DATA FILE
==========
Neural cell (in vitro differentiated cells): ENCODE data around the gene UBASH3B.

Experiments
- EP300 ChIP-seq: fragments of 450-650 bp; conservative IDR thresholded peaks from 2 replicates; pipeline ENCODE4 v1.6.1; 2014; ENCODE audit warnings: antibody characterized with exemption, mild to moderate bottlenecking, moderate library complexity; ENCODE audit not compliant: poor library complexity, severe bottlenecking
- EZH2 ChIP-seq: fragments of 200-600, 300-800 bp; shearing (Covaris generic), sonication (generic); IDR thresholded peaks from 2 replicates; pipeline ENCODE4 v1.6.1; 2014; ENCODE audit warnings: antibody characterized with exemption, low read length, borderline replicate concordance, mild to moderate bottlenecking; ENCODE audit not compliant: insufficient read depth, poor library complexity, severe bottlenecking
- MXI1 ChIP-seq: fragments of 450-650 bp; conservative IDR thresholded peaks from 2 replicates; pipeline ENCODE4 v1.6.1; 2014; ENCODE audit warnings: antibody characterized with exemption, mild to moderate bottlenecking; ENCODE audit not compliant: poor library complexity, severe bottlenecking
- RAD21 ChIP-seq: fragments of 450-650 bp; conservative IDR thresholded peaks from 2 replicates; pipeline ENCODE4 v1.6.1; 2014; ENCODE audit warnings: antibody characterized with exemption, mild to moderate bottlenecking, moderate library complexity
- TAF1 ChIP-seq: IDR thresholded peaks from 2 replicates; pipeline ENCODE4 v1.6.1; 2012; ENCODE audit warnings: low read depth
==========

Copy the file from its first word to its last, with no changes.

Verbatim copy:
Neural cell (in vitro differentiated cells): ENCODE data around the gene UBASH3B.

Experiments
- EP300 ChIP-seq: fragments of 450-650 bp; conservative IDR thresholded peaks from 2 replicates; pipeline ENCODE4 v1.6.1; 2014; ENCODE audit warnings: antibody characterized with exemption, mild to moderate bottlenecking, moderate library complexity; ENCODE audit not compliant: poor library complexity, severe bottlenecking
- EZH2 ChIP-seq: fragments of 200-600, 300-800 bp; shearing (Covaris generic), sonication (generic); IDR thresholded peaks from 2 replicates; pipeline ENCODE4 v1.6.1; 2014; ENCODE audit warnings: antibody characterized with exemption, low read length, borderline replicate concordance, mild to moderate bottlenecking; ENCODE audit not compliant: insufficient read depth, poor library complexity, severe bottlenecking
- MXI1 ChIP-seq: fragments of 450-650 bp; conservative IDR thresholded peaks from 2 replicates; pipeline ENCODE4 v1.6.1; 2014; ENCODE audit warnings: antibody characterized with exemption, mild to moderate bottlenecking; ENCODE audit not compliant: poor library complexity, severe bottlenecking
- RAD21 ChIP-seq: fragments of 450-650 bp; conservative IDR thresholded peaks from 2 replicates; pipeline ENCODE4 v1.6.1; 2014; ENCODE audit warnings: antibody characterized with exemption, mild to moderate bottlenecking, moderate library complexity
- TAF1 ChIP-seq: IDR thresholded peaks from 2 replicates; pipeline ENCODE4 v1.6.1; 2012; ENCODE audit warnings: low read depth